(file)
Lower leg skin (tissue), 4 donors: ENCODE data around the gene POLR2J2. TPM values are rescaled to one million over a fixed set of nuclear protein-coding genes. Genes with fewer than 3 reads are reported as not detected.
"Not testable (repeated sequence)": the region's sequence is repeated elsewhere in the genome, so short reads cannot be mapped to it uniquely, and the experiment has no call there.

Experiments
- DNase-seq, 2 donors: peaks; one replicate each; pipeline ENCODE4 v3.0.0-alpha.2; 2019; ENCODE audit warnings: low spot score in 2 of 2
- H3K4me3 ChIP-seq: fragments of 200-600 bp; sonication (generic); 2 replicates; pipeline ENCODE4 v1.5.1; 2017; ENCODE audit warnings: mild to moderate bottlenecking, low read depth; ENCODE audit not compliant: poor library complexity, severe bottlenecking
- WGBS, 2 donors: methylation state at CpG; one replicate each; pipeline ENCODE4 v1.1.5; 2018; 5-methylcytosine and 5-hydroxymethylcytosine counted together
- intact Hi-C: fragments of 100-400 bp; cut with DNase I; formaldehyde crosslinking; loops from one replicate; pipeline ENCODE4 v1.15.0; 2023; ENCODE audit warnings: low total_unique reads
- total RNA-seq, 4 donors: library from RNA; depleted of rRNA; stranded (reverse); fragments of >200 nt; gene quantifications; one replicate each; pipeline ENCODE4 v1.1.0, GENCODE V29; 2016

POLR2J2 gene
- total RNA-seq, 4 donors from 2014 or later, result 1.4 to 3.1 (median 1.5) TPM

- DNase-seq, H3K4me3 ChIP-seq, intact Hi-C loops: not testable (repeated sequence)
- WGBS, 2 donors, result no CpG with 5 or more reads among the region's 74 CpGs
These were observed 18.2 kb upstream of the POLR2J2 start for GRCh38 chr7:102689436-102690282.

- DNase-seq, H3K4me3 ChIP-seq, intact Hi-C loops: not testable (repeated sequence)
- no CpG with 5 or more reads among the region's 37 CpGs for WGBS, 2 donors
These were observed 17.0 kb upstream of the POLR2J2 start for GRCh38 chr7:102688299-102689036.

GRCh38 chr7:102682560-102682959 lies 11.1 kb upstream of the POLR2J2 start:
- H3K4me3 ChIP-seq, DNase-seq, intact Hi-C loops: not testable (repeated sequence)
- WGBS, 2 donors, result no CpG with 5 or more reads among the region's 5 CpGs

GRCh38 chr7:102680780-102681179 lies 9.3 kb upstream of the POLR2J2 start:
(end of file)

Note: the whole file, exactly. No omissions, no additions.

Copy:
Lower leg skin (tissue), 4 donors: ENCODE data around the gene POLR2J2. TPM values are rescaled to one million over a fixed set of nuclear protein-coding genes. Genes with fewer than 3 reads are reported as not detected.
"Not testable (repeated sequence)": the region's sequence is repeated elsewhere in the genome, so short reads cannot be mapped to it uniquely, and the experiment has no call there.

Experiments
- DNase-seq, 2 donors: peaks; one replicate each; pipeline ENCODE4 v3.0.0-alpha.2; 2019; ENCODE audit warnings: low spot score in 2 of 2
- H3K4me3 ChIP-seq: fragments of 200-600 bp; sonication (generic); 2 replicates; pipeline ENCODE4 v1.5.1; 2017; ENCODE audit warnings: mild to moderate bottlenecking, low read depth; ENCODE audit not compliant: poor library complexity, severe bottlenecking
- WGBS, 2 donors: methylation state at CpG; one replicate each; pipeline ENCODE4 v1.1.5; 2018; 5-methylcytosine and 5-hydroxymethylcytosine counted together
- intact Hi-C: fragments of 100-400 bp; cut with DNase I; formaldehyde crosslinking; loops from one replicate; pipeline ENCODE4 v1.15.0; 2023; ENCODE audit warnings: low total_unique reads
- total RNA-seq, 4 donors: library from RNA; depleted of rRNA; stranded (reverse); fragments of >200 nt; gene quantifications; one replicate each; pipeline ENCODE4 v1.1.0, GENCODE V29; 2016

POLR2J2 gene
- total RNA-seq, 4 donors from 2014 or later, result 1.4 to 3.1 (median 1.5) TPM

- DNase-seq, H3K4me3 ChIP-seq, intact Hi-C loops: not testable (repeated sequence)
- WGBS, 2 donors, result no CpG with 5 or more reads among the region's 74 CpGs
These were observed 18.2 kb upstream of the POLR2J2 start for GRCh38 chr7:102689436-102690282.

- DNase-seq, H3K4me3 ChIP-seq, intact Hi-C loops: not testable (repeated sequence)
- no CpG with 5 or more reads among the region's 37 CpGs for WGBS, 2 donors
These were observed 17.0 kb upstream of the POLR2J2 start for GRCh38 chr7:102688299-102689036.

GRCh38 chr7:102682560-102682959 lies 11.1 kb upstream of the POLR2J2 start:
- H3K4me3 ChIP-seq, DNase-seq, intact Hi-C loops: not testable (repeated sequence)
- WGBS, 2 donors, result no CpG with 5 or more reads among the region's 5 CpGs

GRCh38 chr7:102680780-102681179 lies 9.3 kb upstream of the POLR2J2 start: